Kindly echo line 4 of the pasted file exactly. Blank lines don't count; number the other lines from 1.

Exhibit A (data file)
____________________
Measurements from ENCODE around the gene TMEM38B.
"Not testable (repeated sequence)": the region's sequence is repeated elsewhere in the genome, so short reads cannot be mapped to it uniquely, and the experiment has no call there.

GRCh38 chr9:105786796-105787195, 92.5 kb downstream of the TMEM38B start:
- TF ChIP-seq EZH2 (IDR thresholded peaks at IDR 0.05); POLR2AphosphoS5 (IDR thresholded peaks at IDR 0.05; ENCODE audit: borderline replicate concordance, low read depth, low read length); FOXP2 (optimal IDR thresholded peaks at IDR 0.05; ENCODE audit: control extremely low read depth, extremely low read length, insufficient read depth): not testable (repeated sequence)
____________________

- TF ChIP-seq EZH2 (IDR thresholded peaks at IDR 0.05); POLR2AphosphoS5 (IDR thresholded peaks at IDR 0.05; ENCODE audit: borderline replicate concordance, low read depth, low read length); FOXP2 (optimal IDR thresholded peaks at IDR 0.05; ENCODE audit: control extremely low read depth, extremely low read length, insufficient read depth): not testable (repeated sequence)